I’m not going to attempt a complete review – you can get that online easily. As a fan of Bonnard’s amazing color and oddly touching compositions for several decades, I’ve seen my share of his work in museums and in reproductions. But there is something magical about this show, simultaneously monumental and intimate, that captivated me. There is no one who can mess about with color like Bonnard did, and he did it without ego-flexing bravado – he just quietly went about transforming the way we will see “white” forever after. And don’t get me stared on his oranges, yellows or purples.

One caveat – do not, no matter what, be tempted to buy the Met’s catalog of this show as a substitute to actually being there. We all know what a crap-shoot it is to reproduce any art in print, never mind coming close to the colors this particular visionary invented. But the Bonnard catalog is one of the worst I’ve ever seen, color-wise. And since that’s the main point, best save your money. Better yet, jump on the next bus, train or plane and BE THERE. It’s up through April 19. BTW, in case you didn’t know this, there is an “Educational” entrance to the Met, outside to the left of the grand steps, where there’s never a wait in line, and the entrance fee is a “Suggested” amount, any offerings are welcome.

above left: The Open Window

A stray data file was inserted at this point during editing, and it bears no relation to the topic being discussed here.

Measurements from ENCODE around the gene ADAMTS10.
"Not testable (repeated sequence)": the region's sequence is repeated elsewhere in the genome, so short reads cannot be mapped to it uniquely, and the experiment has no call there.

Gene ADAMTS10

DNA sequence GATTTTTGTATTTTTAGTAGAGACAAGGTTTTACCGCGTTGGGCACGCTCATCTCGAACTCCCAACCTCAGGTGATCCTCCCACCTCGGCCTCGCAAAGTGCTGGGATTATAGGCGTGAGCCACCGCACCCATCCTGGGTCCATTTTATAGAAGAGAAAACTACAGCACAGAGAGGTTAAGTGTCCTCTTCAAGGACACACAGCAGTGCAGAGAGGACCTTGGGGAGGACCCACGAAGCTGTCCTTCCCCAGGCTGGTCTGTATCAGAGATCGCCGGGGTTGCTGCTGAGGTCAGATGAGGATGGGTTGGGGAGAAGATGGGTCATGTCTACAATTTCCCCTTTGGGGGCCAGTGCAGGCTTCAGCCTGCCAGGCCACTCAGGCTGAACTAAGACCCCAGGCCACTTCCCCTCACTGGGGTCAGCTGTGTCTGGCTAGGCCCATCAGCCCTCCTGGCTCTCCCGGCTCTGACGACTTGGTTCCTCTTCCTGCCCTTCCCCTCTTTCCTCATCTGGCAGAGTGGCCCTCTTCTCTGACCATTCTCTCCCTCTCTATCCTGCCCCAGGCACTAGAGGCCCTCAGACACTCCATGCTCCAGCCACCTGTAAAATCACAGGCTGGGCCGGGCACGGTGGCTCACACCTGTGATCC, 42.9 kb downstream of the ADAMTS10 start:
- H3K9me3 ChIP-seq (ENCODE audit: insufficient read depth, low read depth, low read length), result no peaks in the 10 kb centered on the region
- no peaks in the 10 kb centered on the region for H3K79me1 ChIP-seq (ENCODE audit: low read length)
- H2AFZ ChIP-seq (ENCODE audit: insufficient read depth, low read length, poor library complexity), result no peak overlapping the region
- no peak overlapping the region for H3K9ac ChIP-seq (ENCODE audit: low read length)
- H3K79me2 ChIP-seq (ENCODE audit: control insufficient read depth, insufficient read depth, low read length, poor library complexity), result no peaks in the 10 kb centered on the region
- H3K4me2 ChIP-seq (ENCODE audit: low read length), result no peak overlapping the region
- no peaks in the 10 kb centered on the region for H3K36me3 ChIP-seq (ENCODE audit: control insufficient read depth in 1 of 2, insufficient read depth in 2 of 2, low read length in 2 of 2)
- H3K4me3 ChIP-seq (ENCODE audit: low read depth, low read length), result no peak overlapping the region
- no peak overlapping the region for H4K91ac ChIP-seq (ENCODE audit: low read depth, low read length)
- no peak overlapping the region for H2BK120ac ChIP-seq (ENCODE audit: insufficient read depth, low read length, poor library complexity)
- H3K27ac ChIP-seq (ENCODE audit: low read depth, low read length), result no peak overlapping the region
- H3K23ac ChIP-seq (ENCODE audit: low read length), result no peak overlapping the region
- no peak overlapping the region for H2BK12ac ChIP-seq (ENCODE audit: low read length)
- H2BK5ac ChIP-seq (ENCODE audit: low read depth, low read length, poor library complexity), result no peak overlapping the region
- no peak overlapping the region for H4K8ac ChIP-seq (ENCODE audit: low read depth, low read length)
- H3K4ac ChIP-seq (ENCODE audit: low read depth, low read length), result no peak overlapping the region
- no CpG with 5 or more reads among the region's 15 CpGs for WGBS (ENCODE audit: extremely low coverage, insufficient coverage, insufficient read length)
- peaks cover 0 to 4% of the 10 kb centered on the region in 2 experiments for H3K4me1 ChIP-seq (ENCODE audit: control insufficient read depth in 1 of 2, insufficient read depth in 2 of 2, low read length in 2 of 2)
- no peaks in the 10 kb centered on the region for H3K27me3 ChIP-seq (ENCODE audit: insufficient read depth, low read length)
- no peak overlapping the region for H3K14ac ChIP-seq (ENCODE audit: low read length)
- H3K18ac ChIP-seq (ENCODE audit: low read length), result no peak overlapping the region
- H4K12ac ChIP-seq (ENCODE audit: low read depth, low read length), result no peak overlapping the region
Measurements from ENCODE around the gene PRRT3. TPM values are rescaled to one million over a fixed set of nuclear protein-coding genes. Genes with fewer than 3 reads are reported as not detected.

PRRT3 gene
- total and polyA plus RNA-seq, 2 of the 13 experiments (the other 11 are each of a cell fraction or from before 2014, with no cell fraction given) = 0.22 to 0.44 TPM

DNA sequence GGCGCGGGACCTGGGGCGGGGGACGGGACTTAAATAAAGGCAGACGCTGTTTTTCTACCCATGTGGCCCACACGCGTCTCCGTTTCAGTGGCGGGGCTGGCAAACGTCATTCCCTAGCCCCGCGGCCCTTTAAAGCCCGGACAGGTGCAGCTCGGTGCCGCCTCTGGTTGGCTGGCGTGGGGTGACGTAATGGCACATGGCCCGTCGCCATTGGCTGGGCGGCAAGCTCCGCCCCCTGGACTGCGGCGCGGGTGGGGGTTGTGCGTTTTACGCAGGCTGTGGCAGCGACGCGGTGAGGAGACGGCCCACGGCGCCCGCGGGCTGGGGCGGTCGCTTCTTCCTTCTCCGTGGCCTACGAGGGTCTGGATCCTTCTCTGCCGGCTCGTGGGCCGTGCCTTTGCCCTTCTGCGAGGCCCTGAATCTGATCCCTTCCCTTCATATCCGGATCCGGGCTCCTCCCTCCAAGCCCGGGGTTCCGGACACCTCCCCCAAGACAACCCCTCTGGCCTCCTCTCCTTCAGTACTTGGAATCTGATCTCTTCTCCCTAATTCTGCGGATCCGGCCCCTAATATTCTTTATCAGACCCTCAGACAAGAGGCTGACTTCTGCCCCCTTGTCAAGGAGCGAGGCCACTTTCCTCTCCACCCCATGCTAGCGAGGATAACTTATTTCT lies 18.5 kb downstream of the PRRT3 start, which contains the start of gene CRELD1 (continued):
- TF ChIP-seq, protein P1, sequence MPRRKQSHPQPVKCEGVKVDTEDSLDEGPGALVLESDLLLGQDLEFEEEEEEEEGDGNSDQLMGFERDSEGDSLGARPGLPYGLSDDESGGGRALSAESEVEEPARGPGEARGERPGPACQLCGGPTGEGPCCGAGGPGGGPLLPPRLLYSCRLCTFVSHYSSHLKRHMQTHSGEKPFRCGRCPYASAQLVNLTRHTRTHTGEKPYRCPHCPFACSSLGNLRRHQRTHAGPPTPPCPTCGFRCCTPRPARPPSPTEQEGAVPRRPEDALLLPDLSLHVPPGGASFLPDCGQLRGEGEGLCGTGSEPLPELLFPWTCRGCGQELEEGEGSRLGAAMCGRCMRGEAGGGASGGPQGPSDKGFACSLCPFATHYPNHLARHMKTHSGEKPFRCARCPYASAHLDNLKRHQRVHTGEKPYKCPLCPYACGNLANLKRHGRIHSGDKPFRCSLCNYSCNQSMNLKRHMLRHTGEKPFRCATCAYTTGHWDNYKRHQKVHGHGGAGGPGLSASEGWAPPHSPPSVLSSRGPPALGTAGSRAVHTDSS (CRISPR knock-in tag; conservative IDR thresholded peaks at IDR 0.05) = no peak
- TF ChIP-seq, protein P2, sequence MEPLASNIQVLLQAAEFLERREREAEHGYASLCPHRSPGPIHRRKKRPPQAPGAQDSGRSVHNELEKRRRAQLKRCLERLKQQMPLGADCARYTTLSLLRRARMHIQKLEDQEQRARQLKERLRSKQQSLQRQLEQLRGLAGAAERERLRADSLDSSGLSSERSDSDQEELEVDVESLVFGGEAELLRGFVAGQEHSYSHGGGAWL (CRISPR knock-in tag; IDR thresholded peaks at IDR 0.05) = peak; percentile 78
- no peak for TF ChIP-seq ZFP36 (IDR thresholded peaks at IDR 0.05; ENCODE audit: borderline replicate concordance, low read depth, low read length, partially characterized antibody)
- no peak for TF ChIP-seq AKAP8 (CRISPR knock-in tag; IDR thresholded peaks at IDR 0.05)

above right: The Studio with Mimosa

PRESS RELEASE: Muffin Ray at the Flynn Center

Muffin Ray’s exhibit, Discarded and Salvage, showing eleven very large and complex paintings, will continue on display at the Amy E. Tarrant Gallery at the Flynn Center in Burlington through Saturday, March 28.

This richly textural, multi-layered work uses heavy oils, beeswax, pigments, and resins, as well as stains, various oil-based varnishes, solvents, and antique textiles such as salvaged, antique tapestries and Victorian quilt remnants. These are attached to the canvas and then painted over.“All the materials used in the work are salvaged from abandoned warehouses, dumpsters, and basements,” says the artist. “I find the fabrics and quilts everywhere. More often, they find me!”

Ray’s studio is in a barn at her home in the Northeast Kingdom. She spends half her time on Cape Cod, where she has been a contributing member of the Provincetown art community for over 25 years.